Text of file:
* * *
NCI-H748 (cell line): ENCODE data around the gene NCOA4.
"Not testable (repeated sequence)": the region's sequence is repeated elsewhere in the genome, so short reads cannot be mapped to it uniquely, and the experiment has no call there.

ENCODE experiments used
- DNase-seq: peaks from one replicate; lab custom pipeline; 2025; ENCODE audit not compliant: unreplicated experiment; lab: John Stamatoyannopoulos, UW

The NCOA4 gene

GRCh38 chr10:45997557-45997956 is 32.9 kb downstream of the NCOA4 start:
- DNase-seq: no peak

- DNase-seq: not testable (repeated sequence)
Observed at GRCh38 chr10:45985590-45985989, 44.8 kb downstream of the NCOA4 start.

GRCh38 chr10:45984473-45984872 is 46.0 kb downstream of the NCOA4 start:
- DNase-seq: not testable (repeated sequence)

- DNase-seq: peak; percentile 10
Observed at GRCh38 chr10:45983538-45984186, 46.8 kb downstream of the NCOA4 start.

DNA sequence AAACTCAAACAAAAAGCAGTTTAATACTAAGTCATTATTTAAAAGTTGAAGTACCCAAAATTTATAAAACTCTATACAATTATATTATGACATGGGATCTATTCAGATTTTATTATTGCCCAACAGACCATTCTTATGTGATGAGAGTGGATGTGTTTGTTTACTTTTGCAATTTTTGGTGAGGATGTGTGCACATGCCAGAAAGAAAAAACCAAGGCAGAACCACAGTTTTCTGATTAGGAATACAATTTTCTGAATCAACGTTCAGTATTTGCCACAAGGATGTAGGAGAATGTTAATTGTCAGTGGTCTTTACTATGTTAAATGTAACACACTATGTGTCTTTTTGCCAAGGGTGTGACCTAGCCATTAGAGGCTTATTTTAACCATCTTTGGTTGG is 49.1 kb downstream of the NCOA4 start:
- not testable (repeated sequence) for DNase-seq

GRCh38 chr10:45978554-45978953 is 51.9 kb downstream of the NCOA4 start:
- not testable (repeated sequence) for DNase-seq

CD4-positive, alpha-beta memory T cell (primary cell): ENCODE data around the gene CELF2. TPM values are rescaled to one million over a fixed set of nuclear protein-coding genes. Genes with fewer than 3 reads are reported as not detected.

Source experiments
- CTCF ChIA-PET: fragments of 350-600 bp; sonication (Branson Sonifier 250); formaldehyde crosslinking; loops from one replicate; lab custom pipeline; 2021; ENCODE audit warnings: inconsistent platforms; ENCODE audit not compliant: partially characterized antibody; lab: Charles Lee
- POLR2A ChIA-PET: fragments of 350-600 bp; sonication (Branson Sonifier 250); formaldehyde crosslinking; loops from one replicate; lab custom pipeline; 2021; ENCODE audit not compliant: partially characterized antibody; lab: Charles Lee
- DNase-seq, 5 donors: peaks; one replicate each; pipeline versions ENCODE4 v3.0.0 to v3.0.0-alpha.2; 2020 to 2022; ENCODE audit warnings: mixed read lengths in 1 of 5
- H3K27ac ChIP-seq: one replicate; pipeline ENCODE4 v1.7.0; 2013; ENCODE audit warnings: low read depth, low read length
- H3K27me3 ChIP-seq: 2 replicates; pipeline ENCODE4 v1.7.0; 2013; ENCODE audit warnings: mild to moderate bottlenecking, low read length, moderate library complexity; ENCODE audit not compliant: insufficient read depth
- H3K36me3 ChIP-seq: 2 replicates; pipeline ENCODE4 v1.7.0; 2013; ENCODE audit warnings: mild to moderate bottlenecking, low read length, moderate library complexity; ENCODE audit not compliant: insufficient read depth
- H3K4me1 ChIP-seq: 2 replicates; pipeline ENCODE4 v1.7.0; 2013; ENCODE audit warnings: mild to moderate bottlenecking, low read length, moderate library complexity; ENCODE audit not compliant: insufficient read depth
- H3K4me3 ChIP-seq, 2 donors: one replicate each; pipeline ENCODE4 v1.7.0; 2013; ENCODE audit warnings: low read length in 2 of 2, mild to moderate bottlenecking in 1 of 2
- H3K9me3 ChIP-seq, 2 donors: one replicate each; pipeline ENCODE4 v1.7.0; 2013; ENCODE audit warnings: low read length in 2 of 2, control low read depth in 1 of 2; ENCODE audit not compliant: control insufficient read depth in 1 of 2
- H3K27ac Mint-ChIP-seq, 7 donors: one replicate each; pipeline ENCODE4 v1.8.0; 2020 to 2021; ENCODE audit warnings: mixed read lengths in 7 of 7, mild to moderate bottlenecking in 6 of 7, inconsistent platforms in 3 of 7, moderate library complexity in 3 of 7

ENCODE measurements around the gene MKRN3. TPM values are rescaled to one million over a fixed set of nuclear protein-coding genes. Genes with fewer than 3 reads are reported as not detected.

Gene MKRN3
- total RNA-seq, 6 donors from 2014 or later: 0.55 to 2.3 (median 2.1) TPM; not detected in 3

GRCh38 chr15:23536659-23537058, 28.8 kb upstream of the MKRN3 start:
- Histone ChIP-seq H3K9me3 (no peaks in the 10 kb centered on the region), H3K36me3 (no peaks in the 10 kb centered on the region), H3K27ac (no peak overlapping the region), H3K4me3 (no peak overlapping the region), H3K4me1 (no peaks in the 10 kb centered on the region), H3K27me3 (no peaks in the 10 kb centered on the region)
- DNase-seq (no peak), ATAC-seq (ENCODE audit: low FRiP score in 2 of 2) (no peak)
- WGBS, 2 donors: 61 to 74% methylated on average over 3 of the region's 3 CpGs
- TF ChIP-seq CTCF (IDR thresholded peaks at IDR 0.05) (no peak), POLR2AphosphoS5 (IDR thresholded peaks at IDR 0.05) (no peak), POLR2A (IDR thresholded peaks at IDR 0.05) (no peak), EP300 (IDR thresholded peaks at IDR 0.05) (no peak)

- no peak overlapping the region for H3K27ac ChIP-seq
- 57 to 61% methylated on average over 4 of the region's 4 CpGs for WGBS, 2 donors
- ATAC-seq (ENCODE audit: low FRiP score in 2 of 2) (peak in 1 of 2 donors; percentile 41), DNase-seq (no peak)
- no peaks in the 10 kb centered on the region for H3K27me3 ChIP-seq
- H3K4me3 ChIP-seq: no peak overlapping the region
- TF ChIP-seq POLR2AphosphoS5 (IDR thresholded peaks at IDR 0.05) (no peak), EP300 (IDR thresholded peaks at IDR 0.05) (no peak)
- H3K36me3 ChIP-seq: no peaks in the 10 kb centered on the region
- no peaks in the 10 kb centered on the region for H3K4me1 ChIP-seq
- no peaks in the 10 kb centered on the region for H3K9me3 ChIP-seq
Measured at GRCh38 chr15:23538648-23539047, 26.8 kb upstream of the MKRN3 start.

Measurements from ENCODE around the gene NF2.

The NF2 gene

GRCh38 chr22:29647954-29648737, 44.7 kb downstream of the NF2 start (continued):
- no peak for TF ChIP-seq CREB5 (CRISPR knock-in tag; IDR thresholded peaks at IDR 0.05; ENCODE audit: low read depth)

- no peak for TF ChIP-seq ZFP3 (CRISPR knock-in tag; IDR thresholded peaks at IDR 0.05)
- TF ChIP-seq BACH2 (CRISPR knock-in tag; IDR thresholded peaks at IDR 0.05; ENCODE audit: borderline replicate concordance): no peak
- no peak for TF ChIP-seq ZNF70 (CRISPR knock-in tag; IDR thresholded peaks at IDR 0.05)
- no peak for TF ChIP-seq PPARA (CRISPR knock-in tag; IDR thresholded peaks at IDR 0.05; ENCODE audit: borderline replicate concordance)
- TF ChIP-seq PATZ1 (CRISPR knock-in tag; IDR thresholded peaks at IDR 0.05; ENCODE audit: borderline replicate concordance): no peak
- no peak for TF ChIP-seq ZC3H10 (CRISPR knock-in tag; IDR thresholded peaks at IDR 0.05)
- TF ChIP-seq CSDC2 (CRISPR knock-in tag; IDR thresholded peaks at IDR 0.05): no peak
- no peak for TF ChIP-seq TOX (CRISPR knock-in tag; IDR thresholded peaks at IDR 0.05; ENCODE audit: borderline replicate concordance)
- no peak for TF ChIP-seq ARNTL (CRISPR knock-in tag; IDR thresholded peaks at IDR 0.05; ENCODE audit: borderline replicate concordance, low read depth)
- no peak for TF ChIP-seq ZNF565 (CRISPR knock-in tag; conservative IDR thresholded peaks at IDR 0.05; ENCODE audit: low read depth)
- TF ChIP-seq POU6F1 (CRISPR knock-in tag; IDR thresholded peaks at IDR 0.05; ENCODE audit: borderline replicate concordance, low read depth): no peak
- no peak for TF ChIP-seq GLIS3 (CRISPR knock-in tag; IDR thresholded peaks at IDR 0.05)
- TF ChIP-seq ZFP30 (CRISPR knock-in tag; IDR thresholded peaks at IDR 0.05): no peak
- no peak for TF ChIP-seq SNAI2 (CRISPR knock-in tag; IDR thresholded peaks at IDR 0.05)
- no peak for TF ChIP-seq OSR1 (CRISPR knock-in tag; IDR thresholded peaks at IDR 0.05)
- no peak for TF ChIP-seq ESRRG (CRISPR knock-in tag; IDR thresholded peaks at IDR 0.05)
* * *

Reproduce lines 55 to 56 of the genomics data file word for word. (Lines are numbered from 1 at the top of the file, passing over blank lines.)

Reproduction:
- no peak for TF ChIP-seq PPARA (CRISPR knock-in tag; IDR thresholded peaks at IDR 0.05; ENCODE audit: borderline replicate concordance)
- TF ChIP-seq PATZ1 (CRISPR knock-in tag; IDR thresholded peaks at IDR 0.05; ENCODE audit: borderline replicate concordance): no peak